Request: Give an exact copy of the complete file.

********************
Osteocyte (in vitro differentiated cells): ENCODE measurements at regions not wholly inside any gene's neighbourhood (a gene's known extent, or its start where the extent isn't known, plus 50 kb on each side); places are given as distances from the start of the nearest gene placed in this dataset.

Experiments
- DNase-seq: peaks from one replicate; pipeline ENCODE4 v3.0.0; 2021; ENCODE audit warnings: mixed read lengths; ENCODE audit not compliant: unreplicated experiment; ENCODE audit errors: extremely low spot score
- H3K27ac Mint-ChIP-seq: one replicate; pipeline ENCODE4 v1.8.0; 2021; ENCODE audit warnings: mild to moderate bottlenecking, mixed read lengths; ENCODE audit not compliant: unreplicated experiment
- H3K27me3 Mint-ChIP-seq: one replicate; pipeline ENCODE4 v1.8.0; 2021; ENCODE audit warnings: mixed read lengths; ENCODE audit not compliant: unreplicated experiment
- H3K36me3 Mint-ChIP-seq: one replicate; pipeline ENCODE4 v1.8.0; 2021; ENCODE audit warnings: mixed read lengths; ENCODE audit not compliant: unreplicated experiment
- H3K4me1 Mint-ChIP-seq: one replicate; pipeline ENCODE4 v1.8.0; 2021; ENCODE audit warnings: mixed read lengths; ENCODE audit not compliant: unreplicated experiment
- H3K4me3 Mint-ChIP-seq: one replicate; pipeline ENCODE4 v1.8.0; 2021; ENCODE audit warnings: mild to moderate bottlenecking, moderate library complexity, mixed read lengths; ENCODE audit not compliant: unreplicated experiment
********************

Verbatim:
Osteocyte (in vitro differentiated cells): ENCODE measurements at regions not wholly inside any gene's neighbourhood (a gene's known extent, or its start where the extent isn't known, plus 50 kb on each side); places are given as distances from the start of the nearest gene placed in this dataset.

Experiments
- DNase-seq: peaks from one replicate; pipeline ENCODE4 v3.0.0; 2021; ENCODE audit warnings: mixed read lengths; ENCODE audit not compliant: unreplicated experiment; ENCODE audit errors: extremely low spot score
- H3K27ac Mint-ChIP-seq: one replicate; pipeline ENCODE4 v1.8.0; 2021; ENCODE audit warnings: mild to moderate bottlenecking, mixed read lengths; ENCODE audit not compliant: unreplicated experiment
- H3K27me3 Mint-ChIP-seq: one replicate; pipeline ENCODE4 v1.8.0; 2021; ENCODE audit warnings: mixed read lengths; ENCODE audit not compliant: unreplicated experiment
- H3K36me3 Mint-ChIP-seq: one replicate; pipeline ENCODE4 v1.8.0; 2021; ENCODE audit warnings: mixed read lengths; ENCODE audit not compliant: unreplicated experiment
- H3K4me1 Mint-ChIP-seq: one replicate; pipeline ENCODE4 v1.8.0; 2021; ENCODE audit warnings: mixed read lengths; ENCODE audit not compliant: unreplicated experiment
- H3K4me3 Mint-ChIP-seq: one replicate; pipeline ENCODE4 v1.8.0; 2021; ENCODE audit warnings: mild to moderate bottlenecking, moderate library complexity, mixed read lengths; ENCODE audit not compliant: unreplicated experiment